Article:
Medicine & USMLE


Anti-Neoplastic Drugs
  1. Cyclophosphamide
  2. Methotrexate
  3. Tamoxifen
  4. Cisplatin
  5. Doxorubicin
  6. Imatinib
  7. Paclitaxel
  8. Rituximab
  9. Trastuzumab
  10. Vincristine


Rituximab is a medication that targets the CD20 protein marker on B cells to suppress their function. It is used to treat B-cell cancers like lymphomas and leukemias. Rituximab can also be used to reduce inflammation caused by autoimmune disorders like rheumatoid arthritis. Since it specifically targets B-cells, Rituximab does not cause the generic chemotherapy side effects like bone marrow suppression or GI upset. It can, however, cause an infusion-related reaction so the nurse should be prepared to stop the infusion and notify the provider if they notice any signs of hypotension, tachycardia, and shortness of breath after giving the drug.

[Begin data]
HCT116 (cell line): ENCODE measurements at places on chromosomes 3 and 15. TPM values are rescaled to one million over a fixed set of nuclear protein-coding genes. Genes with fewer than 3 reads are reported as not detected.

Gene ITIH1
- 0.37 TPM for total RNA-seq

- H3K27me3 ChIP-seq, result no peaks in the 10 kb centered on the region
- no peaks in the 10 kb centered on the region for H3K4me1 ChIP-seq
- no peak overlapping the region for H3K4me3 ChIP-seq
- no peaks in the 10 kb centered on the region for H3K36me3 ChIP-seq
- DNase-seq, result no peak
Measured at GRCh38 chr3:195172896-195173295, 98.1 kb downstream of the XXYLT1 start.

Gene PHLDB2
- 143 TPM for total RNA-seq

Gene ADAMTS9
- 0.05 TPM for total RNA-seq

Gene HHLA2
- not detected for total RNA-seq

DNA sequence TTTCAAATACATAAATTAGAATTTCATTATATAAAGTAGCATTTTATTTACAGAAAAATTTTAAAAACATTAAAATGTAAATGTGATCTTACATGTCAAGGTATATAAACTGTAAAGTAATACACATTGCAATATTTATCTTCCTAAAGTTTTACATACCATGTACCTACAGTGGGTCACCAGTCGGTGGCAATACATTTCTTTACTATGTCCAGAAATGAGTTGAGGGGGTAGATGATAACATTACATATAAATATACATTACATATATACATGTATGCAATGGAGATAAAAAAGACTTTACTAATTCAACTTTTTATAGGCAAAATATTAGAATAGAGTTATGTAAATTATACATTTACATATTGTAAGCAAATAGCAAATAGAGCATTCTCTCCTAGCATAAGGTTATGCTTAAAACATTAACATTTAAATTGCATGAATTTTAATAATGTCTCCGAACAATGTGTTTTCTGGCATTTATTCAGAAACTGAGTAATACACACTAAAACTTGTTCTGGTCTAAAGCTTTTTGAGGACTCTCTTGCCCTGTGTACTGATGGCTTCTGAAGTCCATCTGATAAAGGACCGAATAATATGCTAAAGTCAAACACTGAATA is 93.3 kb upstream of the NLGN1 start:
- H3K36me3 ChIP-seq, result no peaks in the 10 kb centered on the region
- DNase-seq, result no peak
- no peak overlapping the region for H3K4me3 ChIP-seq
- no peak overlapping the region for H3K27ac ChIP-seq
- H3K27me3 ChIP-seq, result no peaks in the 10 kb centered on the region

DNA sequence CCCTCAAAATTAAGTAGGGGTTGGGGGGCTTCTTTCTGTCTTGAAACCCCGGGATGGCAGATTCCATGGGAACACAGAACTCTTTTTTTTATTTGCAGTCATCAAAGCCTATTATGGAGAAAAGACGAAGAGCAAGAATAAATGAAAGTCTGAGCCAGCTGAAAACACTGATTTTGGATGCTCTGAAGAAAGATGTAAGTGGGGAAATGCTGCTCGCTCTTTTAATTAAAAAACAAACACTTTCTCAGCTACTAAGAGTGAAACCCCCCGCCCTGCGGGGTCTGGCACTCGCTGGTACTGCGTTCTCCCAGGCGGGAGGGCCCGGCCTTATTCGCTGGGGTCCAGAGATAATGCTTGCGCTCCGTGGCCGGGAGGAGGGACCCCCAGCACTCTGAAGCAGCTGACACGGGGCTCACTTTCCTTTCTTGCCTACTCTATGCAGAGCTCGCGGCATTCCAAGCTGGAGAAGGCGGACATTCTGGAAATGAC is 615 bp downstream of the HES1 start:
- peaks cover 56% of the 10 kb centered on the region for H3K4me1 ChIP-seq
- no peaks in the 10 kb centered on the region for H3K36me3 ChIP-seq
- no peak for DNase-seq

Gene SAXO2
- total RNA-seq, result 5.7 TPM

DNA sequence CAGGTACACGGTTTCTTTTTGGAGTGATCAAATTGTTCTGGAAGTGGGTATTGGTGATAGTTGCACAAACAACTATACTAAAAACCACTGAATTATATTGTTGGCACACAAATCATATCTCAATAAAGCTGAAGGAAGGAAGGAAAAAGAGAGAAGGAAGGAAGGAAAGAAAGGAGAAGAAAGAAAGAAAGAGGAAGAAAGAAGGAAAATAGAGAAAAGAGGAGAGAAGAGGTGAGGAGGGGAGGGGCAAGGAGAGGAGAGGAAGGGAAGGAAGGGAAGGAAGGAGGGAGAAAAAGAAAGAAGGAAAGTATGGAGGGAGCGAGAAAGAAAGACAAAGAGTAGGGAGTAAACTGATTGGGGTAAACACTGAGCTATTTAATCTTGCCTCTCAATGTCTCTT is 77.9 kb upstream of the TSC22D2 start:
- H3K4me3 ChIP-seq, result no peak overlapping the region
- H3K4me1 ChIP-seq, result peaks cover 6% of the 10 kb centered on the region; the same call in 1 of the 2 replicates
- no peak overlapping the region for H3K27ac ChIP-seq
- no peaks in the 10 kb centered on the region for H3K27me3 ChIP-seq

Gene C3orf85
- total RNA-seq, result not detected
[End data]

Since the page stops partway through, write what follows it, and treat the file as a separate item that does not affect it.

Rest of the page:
Key Points

  • Rituximab
    • Mechanism
      • Monoclonal antibody against CD20
        • CD20 is a protein marker expressed on surface of B cells
    • Clinical Use
      • Cancers
        • Lymphomas
        • Leukemias
      • Rheumatoid arthritis/Anti-inflammatory
    • Side Effects and Adverse Reactions
      • Infusion Reaction Syndrome
        • Hypotension
        • Tachycardia
        • Shortness of breath
        • Rash
        • If the patient experiences an infusion reaction syndrome, the nurse should stop the infusion, notify the provider, and be prepared to administer epinephrine, steroids, and oxygen if needed.
      • Since rituximab is targeted therapy, general chemotherapy side effects (alopecia, bone marrow suppression, and GI disturbances) are minimal compared to other chemotherapy medications.
      • Hyperglycemia
      • Tumor lysis syndrome